Discussion with a friend who joined the Sig System, about TQQQ. He’s been reading articles that arise in times like these that decry the foolishness of investing in funds like TQQQ, which warn about volatility decay.

But we don’t hold TQQQ, we trade it four times per year. Partially correct perspective?

1. Are we in fact holding TQQQ long-term because we’re always at least 60% invested in the ETF?

2. If so, why do you not see that as an issue for what we do?

3. What is volatility decay, and why is it not a concern for our plans? The article in question emphasizes this as a primary problem with holding TQQQ on a long-term basis.

This is a canard that won’t go away!

It’s become an evergreen attention-getter, with new articles warning about it every year.

I’m going to answer your three questions, Nathanael, but out of order to make a more coherent presentation for listeners who may not be as familiar with TQQQ and this issue more broadly.

I’ll go through the definition of volatility decay,

show that it’s not unique to leveraged funds,

reveal an easy way to see that it doesn’t preclude holding them even over fairly long time frames,

and explain how my plans go beyond holding TQQQ to taking advantage of its wide price swings.

Volatility decay, sometimes called performance decay, refers to the problem of leverage amplifying the moves in an index such that declines in a choppy pattern can grind it down to less than the performance of the index it’s tracking.

The math behind this is simple, and covered in my books. Consider, for instance, an index starting at 1000 then going through the following daily moves:


At the end of this five-day journey, it’s at 995 (rounded).

Now let’s run it through 3x leverage, assuming perfect tracking, so:


At the end of this five-day journey, the 3x tracking is at 982.

1x ended at 995
3x ended at 982

There’s your volatility decay. Mathematically it exists, and most articles warning against the dangers of holding TQQQ and other leveraged funds highlight the math to argue their point.

And, I should add, most do so as if they’re discovering it. They’re not.

This issue was been known since the first day a person borrowed money to buy something, which was, what, hundreds of years ago? It was certainly well understood by the time leveraged ETFs launched. And of course I knew about it and factored it into my research when devising my leveraged Signal plans.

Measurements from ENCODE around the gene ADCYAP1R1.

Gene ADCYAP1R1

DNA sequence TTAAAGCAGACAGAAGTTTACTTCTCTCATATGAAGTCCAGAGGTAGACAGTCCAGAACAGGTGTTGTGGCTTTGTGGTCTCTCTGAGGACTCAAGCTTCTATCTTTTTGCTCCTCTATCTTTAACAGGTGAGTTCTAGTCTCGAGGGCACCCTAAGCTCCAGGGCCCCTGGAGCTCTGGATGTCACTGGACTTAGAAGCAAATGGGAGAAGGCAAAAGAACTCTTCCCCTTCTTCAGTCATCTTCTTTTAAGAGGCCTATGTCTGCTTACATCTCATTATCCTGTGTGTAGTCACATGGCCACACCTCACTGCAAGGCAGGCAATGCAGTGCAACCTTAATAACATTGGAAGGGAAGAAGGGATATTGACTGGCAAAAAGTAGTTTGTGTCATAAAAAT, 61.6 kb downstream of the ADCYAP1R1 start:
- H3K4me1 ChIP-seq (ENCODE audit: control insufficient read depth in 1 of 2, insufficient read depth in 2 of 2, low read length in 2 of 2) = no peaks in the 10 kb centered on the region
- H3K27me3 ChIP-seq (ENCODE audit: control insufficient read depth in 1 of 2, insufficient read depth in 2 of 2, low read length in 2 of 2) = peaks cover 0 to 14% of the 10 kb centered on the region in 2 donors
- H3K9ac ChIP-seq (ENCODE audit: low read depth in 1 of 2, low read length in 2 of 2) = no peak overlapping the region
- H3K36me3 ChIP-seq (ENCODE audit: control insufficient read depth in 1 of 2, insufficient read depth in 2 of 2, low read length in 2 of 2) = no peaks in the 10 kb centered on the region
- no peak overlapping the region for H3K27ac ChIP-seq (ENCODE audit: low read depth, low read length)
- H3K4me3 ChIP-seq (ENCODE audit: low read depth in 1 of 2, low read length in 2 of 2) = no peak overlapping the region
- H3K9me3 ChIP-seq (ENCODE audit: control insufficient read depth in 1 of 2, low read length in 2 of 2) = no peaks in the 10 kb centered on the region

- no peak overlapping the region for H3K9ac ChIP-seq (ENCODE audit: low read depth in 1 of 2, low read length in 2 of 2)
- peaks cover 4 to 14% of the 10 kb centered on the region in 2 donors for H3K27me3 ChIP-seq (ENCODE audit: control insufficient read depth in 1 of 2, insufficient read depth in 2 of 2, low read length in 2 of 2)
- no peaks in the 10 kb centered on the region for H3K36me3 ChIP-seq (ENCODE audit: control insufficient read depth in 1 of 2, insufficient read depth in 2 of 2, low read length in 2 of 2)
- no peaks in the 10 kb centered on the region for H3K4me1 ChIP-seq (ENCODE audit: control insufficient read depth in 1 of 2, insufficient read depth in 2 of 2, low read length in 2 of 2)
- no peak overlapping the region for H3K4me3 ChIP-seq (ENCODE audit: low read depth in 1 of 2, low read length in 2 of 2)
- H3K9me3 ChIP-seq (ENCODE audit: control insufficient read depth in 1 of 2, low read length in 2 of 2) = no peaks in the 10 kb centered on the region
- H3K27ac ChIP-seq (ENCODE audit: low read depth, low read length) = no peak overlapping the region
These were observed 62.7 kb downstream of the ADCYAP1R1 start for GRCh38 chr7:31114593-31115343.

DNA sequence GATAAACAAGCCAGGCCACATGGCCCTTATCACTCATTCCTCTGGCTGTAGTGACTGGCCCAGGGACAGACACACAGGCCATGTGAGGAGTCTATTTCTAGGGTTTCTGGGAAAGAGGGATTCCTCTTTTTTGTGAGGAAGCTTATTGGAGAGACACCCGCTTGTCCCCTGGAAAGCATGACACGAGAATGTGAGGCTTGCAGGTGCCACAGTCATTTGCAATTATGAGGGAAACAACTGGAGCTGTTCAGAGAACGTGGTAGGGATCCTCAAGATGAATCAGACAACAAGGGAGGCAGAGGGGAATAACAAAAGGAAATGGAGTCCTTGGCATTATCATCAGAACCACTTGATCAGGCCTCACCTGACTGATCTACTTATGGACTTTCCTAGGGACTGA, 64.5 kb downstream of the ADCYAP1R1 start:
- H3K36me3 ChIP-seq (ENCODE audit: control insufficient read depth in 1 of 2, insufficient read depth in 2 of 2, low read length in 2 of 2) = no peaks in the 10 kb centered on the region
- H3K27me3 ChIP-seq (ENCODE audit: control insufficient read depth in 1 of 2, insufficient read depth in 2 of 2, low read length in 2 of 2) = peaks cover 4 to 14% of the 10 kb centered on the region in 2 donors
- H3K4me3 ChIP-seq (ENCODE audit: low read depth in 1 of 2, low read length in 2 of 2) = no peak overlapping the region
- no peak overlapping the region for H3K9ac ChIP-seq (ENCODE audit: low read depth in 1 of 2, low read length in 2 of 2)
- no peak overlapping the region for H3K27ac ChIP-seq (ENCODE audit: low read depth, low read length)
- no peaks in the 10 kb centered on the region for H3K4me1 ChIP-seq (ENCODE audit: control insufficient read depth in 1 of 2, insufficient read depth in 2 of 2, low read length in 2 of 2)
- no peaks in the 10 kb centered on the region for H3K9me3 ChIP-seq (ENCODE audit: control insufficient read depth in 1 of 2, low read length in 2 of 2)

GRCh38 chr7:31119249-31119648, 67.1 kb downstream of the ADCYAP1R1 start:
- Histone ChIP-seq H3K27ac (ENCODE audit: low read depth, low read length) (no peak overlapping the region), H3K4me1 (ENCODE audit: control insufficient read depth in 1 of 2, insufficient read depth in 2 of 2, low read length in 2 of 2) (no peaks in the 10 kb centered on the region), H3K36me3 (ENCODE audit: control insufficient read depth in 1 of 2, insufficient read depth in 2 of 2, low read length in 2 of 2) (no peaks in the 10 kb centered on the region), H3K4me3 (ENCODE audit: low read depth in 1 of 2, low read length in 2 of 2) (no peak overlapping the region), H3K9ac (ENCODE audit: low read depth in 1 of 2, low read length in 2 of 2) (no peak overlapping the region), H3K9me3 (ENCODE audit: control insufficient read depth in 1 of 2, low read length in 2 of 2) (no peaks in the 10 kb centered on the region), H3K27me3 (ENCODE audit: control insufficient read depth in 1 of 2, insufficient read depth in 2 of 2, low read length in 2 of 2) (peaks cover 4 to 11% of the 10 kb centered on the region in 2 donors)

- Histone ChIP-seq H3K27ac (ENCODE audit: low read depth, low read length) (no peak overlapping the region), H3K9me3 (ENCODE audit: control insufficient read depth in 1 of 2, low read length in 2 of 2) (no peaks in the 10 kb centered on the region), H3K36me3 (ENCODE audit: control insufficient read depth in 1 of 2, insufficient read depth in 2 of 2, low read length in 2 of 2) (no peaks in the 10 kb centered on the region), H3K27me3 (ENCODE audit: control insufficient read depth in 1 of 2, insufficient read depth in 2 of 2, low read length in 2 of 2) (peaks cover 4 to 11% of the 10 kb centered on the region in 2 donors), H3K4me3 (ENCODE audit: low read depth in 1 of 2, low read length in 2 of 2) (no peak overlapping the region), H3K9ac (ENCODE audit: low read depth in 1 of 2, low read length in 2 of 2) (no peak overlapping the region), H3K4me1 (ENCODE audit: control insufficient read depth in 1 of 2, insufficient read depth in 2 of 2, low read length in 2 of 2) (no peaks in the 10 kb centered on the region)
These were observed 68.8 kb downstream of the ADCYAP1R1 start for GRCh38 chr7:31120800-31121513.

But notice that it’s not unique to leverage.

Leverage merely magnifies, well, everything. The up and the down, and therefore the distances in between. In my earlier example, it would take the index only a 0.5% jump to regain break-even at 1000, but would take the 3x leveraged fund a 1.8% jump to get there.

So … good thing it has 3x leverage on its side, right?

It declines more deeply, but recovers more steeply.

In this example, when the index recovered 0.5% the 3x fund would recover 1.5%, putting it not so far from break-even: 997, requiring just another 0.3% flutter away from break-even at 1000.

Another angle on this that non-leverage also needs to recover more than it lost. This matters because critics of leverage say that it declines so far that it takes forever for it to recover, but the issue of performance decay in this regard is not unique to leverage.

In our earlier example, any decline in the index requires a bigger gain to regain break-even. If the index declines 10% from 1000, it must then appreciate 11.1% to regain break-even. Bigger examples make this more clear. A 50% decline requires a 100% recovery to regain break-even.

Note that even mortgages introduce “volatility decay.”

If you put down $200k on a $1m home, then the home declines 30%, on paper you’ve lost all your equity and then some. Because of leverage, you lost more than you invested, to the tune of a 150% loss rather than a 100%.

Note that this cannot happen in a leveraged ETF. Your loss is limited to the full amount of your investment, making leveraged funds one of the safer ways to put leverage to work.

Back to your unfortunate real-estate investment.

You now owe $1m on a $700k home, so even if you sell it you won’t recoup your down payment and will still owe the bank $100k. That’s called being underwater.

To regain break-even on this home, you would need it to rise not 30% but 43%. There’s your volatility decay in the housing market.

Pause here to ask yourself: If holding a leveraged investment over the long term is so dangerous, then why does real-estate financed with 30-year mortgages work? Because the housing market rises over time, but guess what? So does the stock market.